Circular molecular structures are present, in abundance, in all domains of life: bacteria, archaea, and eukaryotes; and in viruses. They can be composed of both amino and nucleic acids. Exhaustive reviews can be found in [25] (proteins) and [26] (DNA). The most common examples of such structures in eukaryotes are mitochondrial DNA (mtDNA). mtDNA is generally conserved from parent to offspring and replication of mtDNA occurs frequently in animal cells [27]. This is key in phylogenetic analysis and the study of evolutionary relationships among species [11]. Several other example applications exist including MSA of viroid or viral genomes [28] and MSA of naturallyoccurring circular proteins [29].
A fundamental assumption of all widelyused MSA techniques is that the left and rightmost positions of the input sequences are relevant to the alignment. However, the position where a sequence starts (leftmost) or ends (rightmost) can be totally arbitrary due to a number of reasons: arbitrariness in the linearisation (sequencing) of a circular molecular structure; or inconsistencies introduced into sequence databases due to different linearisation standards. In these cases, existing MSA programs, such as Clustal
Ω [30], MUSCLE [31], or TCoffee [16], may produce an MSA with a higher average pairwise distance than the expected one for closelyrelated sequences. A rather surprising such instance is the published human (NC_001807) and chimpanzee (NC_001643) mtDNA sequences, which do not start in the same genetic region [32]. It may be more relevant to align mtDNA based on gene order [33], however, the tool we present in this paper may be used to align sequences of a broader type. Hence, for a set of input sequences, a solution for these inconsistencies would be to identify a suitable rotation (cyclic shift) for each sequence; the sequences output would in turn produce an MSA with a lower average pairwise distance.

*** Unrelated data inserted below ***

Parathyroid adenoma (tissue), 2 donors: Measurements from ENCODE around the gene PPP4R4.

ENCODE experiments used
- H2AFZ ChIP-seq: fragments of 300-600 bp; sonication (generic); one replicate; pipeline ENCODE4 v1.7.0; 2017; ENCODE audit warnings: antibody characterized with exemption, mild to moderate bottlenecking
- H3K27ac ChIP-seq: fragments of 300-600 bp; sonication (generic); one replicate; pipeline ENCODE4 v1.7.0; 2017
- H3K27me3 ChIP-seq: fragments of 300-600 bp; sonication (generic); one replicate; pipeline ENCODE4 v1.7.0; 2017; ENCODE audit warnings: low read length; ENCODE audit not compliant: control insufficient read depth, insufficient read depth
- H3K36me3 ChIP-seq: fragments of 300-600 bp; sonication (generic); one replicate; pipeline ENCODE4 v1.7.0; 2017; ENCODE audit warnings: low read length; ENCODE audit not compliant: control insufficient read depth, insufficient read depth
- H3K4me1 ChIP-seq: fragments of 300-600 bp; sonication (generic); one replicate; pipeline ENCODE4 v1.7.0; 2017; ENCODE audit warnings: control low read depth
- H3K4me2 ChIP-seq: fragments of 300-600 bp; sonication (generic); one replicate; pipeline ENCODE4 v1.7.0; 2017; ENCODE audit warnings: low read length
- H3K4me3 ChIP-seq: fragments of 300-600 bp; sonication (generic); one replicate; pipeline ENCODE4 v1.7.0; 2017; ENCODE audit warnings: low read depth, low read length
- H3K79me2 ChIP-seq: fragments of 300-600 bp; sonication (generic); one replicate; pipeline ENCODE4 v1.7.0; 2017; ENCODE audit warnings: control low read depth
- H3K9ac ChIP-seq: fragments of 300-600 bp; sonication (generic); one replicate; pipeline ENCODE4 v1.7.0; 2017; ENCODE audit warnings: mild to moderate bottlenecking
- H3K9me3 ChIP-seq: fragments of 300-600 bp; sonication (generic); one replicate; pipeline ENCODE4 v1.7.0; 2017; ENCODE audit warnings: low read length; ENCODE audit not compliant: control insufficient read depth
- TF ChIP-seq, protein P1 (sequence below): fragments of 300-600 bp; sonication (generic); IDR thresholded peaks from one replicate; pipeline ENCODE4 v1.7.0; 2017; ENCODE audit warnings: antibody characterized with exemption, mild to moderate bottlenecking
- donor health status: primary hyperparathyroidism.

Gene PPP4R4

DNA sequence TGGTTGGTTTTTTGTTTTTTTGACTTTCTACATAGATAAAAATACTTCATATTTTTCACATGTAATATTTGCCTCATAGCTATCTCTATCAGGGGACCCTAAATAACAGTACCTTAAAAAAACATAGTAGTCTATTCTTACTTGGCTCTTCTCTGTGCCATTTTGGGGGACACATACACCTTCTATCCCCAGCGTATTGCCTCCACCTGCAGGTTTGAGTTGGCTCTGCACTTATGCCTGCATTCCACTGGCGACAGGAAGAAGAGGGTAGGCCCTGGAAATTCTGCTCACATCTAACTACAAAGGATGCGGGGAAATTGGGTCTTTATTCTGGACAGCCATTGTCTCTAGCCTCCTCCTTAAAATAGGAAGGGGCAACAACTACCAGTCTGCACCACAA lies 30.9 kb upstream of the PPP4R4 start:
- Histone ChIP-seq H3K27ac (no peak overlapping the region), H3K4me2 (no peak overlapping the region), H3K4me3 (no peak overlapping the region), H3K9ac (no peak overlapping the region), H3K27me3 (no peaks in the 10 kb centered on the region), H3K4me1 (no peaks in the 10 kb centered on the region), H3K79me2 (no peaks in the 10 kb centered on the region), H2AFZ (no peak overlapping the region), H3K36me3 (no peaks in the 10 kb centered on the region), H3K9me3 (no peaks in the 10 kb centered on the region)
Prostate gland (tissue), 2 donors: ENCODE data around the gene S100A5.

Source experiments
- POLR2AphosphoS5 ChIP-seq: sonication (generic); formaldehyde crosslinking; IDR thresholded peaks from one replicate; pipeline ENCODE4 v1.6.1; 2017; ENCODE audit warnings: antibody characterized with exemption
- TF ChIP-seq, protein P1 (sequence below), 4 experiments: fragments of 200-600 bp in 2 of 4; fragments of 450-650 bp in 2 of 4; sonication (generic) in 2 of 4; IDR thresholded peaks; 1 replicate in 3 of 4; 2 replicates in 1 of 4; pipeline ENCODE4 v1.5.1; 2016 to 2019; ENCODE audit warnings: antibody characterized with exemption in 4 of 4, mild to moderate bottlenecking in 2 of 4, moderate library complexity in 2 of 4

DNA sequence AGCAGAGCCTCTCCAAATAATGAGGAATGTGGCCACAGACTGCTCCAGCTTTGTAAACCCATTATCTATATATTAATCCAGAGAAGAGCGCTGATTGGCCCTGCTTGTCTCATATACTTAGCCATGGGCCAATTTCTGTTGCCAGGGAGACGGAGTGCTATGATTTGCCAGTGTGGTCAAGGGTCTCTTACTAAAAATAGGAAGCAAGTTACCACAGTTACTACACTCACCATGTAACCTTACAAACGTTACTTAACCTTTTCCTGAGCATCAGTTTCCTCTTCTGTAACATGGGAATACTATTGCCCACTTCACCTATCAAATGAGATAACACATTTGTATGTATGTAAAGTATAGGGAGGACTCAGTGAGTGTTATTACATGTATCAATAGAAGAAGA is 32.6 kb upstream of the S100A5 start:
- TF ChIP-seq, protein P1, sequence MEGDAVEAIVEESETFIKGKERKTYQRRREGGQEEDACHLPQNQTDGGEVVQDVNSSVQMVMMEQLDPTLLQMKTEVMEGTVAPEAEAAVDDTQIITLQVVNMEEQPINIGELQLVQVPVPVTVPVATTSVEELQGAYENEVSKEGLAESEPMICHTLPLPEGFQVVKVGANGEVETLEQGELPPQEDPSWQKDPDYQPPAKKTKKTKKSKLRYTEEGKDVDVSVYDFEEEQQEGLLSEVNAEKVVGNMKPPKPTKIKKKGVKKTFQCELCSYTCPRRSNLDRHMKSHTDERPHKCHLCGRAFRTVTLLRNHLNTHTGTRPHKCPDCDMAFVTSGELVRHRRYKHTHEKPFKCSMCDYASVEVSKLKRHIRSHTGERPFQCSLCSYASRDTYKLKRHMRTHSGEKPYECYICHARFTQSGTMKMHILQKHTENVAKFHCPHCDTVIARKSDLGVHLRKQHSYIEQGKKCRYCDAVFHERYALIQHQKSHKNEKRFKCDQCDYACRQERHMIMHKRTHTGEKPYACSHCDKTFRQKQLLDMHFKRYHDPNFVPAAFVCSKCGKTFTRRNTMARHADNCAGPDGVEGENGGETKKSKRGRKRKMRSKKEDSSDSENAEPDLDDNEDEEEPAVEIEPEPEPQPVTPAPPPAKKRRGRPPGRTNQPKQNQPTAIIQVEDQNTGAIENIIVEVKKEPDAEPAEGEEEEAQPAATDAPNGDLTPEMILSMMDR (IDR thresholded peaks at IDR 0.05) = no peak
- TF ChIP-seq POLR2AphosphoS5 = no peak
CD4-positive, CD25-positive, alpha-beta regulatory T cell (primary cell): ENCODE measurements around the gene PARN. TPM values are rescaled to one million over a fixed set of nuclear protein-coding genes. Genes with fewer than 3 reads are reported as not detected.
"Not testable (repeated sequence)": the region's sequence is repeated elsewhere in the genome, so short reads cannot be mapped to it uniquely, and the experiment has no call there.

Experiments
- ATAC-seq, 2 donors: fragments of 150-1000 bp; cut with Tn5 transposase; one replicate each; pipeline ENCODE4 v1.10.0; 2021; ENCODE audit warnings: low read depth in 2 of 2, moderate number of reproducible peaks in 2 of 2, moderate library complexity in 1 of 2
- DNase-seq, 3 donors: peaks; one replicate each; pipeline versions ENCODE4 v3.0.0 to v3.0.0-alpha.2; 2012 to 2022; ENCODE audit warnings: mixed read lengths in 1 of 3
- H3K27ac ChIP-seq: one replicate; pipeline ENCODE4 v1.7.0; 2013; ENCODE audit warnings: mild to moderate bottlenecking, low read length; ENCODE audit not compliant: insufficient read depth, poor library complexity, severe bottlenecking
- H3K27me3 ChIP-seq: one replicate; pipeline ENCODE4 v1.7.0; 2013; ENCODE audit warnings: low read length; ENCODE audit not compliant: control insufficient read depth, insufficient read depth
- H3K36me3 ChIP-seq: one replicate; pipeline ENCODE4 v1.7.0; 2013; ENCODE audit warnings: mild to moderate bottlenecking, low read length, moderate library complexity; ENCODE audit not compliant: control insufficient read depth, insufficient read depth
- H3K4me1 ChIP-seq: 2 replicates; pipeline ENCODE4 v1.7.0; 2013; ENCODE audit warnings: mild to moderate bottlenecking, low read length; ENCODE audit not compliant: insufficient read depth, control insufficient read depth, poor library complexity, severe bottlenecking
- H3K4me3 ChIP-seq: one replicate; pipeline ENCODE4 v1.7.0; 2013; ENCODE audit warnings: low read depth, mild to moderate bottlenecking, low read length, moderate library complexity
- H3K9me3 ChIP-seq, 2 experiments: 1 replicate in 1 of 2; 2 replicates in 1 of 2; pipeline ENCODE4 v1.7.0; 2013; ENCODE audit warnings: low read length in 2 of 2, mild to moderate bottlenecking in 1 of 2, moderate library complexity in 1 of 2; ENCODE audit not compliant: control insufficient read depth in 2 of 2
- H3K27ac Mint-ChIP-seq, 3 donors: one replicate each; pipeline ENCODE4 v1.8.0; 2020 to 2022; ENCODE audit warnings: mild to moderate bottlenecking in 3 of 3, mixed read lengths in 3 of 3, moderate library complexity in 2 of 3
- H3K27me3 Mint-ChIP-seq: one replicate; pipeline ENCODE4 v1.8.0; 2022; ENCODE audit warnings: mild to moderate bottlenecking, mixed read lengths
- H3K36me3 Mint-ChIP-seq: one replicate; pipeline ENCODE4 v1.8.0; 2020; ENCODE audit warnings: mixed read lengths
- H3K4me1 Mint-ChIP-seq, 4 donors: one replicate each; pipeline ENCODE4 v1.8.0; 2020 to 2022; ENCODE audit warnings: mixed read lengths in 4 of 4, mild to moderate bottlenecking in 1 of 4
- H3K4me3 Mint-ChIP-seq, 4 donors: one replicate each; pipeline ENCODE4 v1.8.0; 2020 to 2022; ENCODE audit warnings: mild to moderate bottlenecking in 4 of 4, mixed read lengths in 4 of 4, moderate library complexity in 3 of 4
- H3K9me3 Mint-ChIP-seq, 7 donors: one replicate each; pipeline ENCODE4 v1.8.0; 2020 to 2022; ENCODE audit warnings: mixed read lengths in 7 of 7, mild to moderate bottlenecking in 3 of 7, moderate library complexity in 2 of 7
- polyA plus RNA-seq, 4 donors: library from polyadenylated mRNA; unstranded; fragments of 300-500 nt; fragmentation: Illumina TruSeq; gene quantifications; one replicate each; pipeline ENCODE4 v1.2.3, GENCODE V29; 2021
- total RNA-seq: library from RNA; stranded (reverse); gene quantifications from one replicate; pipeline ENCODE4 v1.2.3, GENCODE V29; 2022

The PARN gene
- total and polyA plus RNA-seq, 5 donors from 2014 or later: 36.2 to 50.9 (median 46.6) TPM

Due to the abundance of circular molecular structures in nature as well as the potential presence of inconsistencies in sequence databases, it becomes evident that multiple circular sequence alignment (MCSA) techniques for analysing such sequences are desirable. Since MCSA is a generalisation of MSA it is easily understood that MCSA with the SPscore criterion is also NPhard. To this end, a few programs exist which aim to improve MCSA for a set of input sequences. These programs can be used to first obtain the bestaligned rotations, and then realign these rotations by using conventional alignment programs, such as Clustal
Ω, MUSCLE, or TCoffee. Note that unlike other filtering programs, these programs do not remove any information from the sequences or from their alignment: they merely refine the sequences by means of rotation.
The problem of finding the optimal (linear) alignment of two circular sequences of length n and m≤n under the edit distance model can be solved in time O(n
m logm) [34]. The same problem can trivially be solved in time O(n
m